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Rotator Cuff Tear

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What's the Treatment for a Rotator Cuff Tear?

As bad as these injuries can be, the good news is that many rotator cuff tears heal on their own. You just need to give them a little time. You also should:

  • Rest the joint as much as possible. Avoid any movement or activity that hurts. You may need a sling.
  • Ice your shoulder two to three times a day to reduce pain and swelling.
  • Perform range-of-motion exercises, if your doctor recommends them.
  • Consider physical therapy to strengthen the joint.
  • Use anti-inflammatory painkillers, or NSAIDS, like Advil, Aleve, or Motrin. However, these drugs can have side effects, like an increased risk of bleeding and ulcers. They should be used only occasionally, unless your doctor specifically says otherwise.

More serious rotator cuff tears require surgery. One procedure is shoulder arthroscopy, usually an outpatient procedure. During an arthroscopy, the patient is put to sleep with general anesthesia. A small camera is inserted into the shoulder to see and repair the rotator cuff tear. If the tear is very large or involves more than one tendon, a small incision may be needed. Following arthroscopy, the arm will likely be in a sling for two to three weeks and physical therapy will be prescribed.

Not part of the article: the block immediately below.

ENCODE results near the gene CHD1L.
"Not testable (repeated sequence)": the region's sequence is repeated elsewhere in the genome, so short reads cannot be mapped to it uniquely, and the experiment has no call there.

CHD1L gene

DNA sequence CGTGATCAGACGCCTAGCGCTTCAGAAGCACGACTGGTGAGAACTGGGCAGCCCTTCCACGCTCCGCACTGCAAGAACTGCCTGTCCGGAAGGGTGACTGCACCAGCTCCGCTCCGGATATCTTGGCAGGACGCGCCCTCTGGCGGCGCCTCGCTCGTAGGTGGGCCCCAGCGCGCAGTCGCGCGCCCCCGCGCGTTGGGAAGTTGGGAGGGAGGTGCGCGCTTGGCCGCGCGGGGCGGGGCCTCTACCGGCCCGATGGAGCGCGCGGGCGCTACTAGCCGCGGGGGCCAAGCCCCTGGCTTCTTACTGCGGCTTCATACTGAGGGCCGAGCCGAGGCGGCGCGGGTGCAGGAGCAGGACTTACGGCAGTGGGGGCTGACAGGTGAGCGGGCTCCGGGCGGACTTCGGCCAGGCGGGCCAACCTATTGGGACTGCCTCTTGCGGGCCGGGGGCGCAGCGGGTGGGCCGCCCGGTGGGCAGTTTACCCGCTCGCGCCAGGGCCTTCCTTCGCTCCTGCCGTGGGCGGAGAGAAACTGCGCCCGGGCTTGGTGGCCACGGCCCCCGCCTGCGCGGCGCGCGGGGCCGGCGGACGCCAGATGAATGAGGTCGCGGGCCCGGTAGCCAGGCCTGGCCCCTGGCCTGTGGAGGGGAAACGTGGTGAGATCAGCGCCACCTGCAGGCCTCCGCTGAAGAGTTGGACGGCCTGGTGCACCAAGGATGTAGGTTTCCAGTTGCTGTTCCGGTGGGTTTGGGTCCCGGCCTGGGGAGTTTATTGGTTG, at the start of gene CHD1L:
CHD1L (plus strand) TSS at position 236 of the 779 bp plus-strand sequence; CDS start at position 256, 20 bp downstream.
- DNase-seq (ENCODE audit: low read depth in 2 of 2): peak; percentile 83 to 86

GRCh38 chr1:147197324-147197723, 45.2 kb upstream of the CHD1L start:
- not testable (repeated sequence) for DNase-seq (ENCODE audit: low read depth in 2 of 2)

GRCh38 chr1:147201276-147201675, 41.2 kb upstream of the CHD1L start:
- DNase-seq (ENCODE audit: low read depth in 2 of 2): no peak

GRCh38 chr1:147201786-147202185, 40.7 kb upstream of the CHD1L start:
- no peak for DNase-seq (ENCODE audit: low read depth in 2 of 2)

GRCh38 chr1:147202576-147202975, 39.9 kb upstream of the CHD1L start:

When Will I Feel Better After a Rotator Cuff Tear?

What a lot of athletes really want to know is when they can get back in the game after a rotator cuff tear. But it's hard to say. Recovery time depends on how serious the tear is. It may take weeks or months. People heal at different rates. Obviously, if you need surgery, recovery will take longer.

But whatever you do, don't rush things. Do not resume the activity that caused your injury until:

  • You feel no pain in your shoulder
  • Your shoulder feels as strong as the uninjured one
  • You have almost normal range of motion
  • You can sleep on the shoulder
  • You can function as well as before the injury

If you start using your shoulder before it's healed, you could cause permanent damage.

Athletes should ease back into their sport. For instance, if you got a rotator cuff tear from throwing, don't start off by pitching fastballs. Do more gentle tossing until you get your strength back.

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